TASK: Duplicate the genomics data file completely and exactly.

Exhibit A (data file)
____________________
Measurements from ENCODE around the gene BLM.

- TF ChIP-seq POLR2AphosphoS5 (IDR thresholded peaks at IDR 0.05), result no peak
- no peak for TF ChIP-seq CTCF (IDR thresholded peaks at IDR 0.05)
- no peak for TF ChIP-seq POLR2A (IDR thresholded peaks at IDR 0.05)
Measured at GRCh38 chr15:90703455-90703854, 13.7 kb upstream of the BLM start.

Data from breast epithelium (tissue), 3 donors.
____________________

Measurements from ENCODE around the gene BLM.

- TF ChIP-seq POLR2AphosphoS5 (IDR thresholded peaks at IDR 0.05), result no peak
- no peak for TF ChIP-seq CTCF (IDR thresholded peaks at IDR 0.05)
- no peak for TF ChIP-seq POLR2A (IDR thresholded peaks at IDR 0.05)
Measured at GRCh38 chr15:90703455-90703854, 13.7 kb upstream of the BLM start.

Data from breast epithelium (tissue), 3 donors.